Cell pellets were rinsed rapidly with PBS and fixed for 12 h at 4[degrees]C with 2% vol/vol glutaraldehyde in 0.1% sodium cacodylate buffer, pH 7.4. Fixation was followed by 3-5 min rinses with 0.1% sodium cacodylate buffer, pH 7.4. Cells were post fixed with a solution containing 1% osmium tetroxide (w/v) and 2% K4Fe(CN) (w/v), and stained with 1% uranyl acetate, and pelleted in 2% agar. Pellets were dehydrated in graded ethanol solutions and embedded in spur resin. Ultra thin (60 nm) sections were cut on a Reichert Ultra cut microtome collected on Rhodanium 400-mesh grids, post-stained with uranyl acetate followed by lead citrate, and rinsed with water. The sections were examined in Philips CM-12 electron microscope at 80 kV.

Cell cycle analysis

To quantitate apoptosis, flow cytometric analysis was performed using propidium iodide as described previously (Reddy et al., 2003).

Detection of DNA fragmentation

Cells were treated with betanin (0, 20, 40, 80 [micro]M) for 24 h and the fragmented DNA was isolated using the SDS/Proteinase K/RNase A extraction method, which allows the isolation of only fragmented DNA without contaminating genomic DNA (Reddy et al., 2003). The presence of apoptosis was indicated by the appearance of a ladder of oligonucleosomal DNA fragments that are approximately 180-200 bp multiples on the agarose gel.

Flow cytometric analysis of mitochondrial membrane potential

K562 cells were cultured with betanin (40 [micro]M for 24h). The cells were harvested and changes in the mitochondrial membrane potentials were measured by flow cytometric analysis (Seuduto and Grotyohann, 1999).

Western blot analysis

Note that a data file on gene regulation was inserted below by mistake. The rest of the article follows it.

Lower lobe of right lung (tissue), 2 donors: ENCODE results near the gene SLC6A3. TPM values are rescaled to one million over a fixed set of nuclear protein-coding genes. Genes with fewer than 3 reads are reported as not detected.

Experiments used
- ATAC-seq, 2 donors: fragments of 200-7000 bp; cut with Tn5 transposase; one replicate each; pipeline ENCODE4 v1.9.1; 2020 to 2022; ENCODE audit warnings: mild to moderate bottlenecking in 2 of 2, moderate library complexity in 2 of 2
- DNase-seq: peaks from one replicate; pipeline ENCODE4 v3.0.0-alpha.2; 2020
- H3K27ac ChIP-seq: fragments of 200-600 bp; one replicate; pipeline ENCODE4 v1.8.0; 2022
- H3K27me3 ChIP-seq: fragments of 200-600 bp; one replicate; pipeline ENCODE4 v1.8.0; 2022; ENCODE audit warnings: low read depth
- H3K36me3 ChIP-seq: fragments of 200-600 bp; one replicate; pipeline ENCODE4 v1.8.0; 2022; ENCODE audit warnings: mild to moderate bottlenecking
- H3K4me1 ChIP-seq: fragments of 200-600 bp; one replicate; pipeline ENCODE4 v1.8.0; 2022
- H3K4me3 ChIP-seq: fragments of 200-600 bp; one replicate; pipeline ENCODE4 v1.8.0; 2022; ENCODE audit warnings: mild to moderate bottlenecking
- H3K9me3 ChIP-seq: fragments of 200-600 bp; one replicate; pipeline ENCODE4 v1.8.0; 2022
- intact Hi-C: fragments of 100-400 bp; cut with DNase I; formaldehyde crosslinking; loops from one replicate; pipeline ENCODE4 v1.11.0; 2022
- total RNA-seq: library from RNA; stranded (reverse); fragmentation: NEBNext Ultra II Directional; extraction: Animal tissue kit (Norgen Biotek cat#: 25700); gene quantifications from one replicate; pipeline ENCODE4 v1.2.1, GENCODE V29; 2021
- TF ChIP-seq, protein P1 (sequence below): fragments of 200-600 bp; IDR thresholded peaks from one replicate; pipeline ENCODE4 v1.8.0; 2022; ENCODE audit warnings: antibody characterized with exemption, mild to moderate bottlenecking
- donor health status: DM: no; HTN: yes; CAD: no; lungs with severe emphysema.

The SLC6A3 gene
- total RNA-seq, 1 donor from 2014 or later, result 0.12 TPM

Cells were exposed to 40 [micro]M betanin for various time points (0, 4, 8, 12, 24 h) and whole cell extracts were prepared based on the method of Pardhasaradhi et al. (2003). To prepare the whole cell extract, cells were washed with PBS and suspended in a lysis buffer (20 mM Tris, 1mM EDTA, 150mM NaCl, 1% Triton X-100, 0.5% deoxycholic acid, 1 mM glycerophosphate, 1mM sodium orthovanadate, 1mM PMSF, 10mg/ml leupeptin, 20 mg/ml aprotinin). After 30 min of shaking at 4[degrees]C, the mixtures were centrifuged (10,000 x g) for 10min, and the supernatants were collected as the whole-cell extracts. The protein content was determined according to the Bradford (1976) method. An equal amount of total cell lysate (50 [micro]g) was resolved on 8-12% SDS-PAGE gels and then transferred on to nitrocellulose membranes. Membranes were stained with 0.5% ponceau in 1% acetic acid to confirm equal loading. The membranes were blocked with 5% w/v non-fat dry milk and then incubated with the primary antibodies (Cyt-c, Bcl-2, Bax and PARP) in 10 ml of antibody-dilution buffer (Tris-buffered saline and 0.05% Tween-20 with 5% milk) with gentle shaking at 4[degrees]C for 8-12 h and then incubated with respective conjugated secondary antibodies. Signals were detected using Western blot detection reagents.